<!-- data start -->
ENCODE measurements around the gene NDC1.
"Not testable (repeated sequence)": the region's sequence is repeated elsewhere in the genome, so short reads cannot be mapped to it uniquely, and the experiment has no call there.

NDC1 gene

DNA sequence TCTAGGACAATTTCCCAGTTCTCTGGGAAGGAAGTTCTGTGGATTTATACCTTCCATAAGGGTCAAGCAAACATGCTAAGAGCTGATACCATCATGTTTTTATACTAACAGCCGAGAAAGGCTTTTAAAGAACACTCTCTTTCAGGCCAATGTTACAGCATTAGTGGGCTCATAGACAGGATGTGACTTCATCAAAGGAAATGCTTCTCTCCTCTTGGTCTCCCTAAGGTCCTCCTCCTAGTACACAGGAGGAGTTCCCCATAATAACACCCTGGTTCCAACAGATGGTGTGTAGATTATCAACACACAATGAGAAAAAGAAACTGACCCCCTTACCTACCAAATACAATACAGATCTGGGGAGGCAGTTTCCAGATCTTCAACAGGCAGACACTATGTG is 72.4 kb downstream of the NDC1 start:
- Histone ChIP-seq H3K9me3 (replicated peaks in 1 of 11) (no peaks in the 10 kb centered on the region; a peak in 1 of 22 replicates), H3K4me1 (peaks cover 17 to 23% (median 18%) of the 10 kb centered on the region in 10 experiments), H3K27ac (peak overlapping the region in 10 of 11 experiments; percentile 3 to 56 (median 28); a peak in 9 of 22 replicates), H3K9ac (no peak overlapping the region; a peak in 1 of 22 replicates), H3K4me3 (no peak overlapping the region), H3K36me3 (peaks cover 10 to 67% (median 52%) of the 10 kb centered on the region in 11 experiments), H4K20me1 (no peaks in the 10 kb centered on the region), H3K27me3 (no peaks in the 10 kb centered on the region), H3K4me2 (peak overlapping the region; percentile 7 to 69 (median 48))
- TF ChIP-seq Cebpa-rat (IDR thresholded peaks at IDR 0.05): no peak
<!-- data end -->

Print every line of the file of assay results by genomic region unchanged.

ENCODE measurements around the gene NDC1.
"Not testable (repeated sequence)": the region's sequence is repeated elsewhere in the genome, so short reads cannot be mapped to it uniquely, and the experiment has no call there.

NDC1 gene

DNA sequence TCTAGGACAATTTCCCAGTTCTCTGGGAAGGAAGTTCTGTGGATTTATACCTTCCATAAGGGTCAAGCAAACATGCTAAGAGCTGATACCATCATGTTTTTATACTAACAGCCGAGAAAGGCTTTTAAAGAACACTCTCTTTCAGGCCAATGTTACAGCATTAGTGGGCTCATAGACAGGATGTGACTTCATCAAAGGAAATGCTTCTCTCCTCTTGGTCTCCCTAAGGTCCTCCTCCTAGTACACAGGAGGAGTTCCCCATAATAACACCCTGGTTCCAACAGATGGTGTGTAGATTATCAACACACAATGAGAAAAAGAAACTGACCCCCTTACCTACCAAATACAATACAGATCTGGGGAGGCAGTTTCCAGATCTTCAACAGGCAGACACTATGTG is 72.4 kb downstream of the NDC1 start:
- Histone ChIP-seq H3K9me3 (replicated peaks in 1 of 11) (no peaks in the 10 kb centered on the region; a peak in 1 of 22 replicates), H3K4me1 (peaks cover 17 to 23% (median 18%) of the 10 kb centered on the region in 10 experiments), H3K27ac (peak overlapping the region in 10 of 11 experiments; percentile 3 to 56 (median 28); a peak in 9 of 22 replicates), H3K9ac (no peak overlapping the region; a peak in 1 of 22 replicates), H3K4me3 (no peak overlapping the region), H3K36me3 (peaks cover 10 to 67% (median 52%) of the 10 kb centered on the region in 11 experiments), H4K20me1 (no peaks in the 10 kb centered on the region), H3K27me3 (no peaks in the 10 kb centered on the region), H3K4me2 (peak overlapping the region; percentile 7 to 69 (median 48))
- TF ChIP-seq Cebpa-rat (IDR thresholded peaks at IDR 0.05): no peak